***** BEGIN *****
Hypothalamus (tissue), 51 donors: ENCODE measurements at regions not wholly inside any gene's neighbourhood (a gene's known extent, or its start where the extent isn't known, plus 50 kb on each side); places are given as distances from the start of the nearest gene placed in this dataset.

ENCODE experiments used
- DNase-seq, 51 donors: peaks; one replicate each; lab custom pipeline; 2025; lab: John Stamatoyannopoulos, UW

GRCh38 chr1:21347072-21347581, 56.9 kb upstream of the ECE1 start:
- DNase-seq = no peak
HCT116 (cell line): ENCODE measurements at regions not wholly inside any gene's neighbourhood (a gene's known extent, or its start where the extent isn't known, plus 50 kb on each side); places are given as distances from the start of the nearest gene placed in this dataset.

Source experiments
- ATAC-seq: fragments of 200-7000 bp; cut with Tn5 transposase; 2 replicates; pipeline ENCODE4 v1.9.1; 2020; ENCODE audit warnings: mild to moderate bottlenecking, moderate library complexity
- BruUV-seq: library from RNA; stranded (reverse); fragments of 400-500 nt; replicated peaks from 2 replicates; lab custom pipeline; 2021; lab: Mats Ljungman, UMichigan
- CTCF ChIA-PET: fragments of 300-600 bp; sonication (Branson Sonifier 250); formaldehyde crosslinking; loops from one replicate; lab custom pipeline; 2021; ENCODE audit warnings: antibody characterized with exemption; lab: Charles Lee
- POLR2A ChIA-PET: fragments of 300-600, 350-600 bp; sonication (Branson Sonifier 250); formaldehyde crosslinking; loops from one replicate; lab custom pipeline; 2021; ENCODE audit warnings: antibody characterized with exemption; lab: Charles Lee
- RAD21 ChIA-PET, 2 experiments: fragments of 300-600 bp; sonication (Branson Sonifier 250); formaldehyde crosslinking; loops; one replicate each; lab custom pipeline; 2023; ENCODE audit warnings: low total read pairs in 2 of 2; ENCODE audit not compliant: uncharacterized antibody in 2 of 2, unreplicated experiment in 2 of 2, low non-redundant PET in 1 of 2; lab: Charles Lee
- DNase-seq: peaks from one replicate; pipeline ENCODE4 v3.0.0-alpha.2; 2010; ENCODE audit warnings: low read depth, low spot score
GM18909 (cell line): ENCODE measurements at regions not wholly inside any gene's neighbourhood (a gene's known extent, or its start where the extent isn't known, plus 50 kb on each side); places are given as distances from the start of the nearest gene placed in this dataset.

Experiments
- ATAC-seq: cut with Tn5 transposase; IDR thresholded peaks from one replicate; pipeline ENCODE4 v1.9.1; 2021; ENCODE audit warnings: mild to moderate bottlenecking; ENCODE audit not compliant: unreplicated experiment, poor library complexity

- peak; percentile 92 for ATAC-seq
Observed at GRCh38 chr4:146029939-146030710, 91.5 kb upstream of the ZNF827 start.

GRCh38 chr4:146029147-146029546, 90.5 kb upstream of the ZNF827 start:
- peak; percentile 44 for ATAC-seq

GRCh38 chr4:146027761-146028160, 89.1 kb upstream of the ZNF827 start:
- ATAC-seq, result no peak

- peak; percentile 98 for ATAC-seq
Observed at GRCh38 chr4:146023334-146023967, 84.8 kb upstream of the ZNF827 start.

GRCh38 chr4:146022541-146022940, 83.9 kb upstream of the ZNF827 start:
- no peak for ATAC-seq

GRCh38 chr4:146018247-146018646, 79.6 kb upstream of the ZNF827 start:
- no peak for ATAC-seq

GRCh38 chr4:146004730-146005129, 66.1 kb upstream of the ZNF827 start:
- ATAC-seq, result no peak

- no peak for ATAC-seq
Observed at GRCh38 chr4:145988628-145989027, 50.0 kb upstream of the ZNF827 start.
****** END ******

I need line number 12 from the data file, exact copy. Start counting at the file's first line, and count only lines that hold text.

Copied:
- RAD21 ChIA-PET, 2 experiments: fragments of 300-600 bp; sonication (Branson Sonifier 250); formaldehyde crosslinking; loops; one replicate each; lab custom pipeline; 2023; ENCODE audit warnings: low total read pairs in 2 of 2; ENCODE audit not compliant: uncharacterized antibody in 2 of 2, unreplicated experiment in 2 of 2, low non-redundant PET in 1 of 2; lab: Charles Lee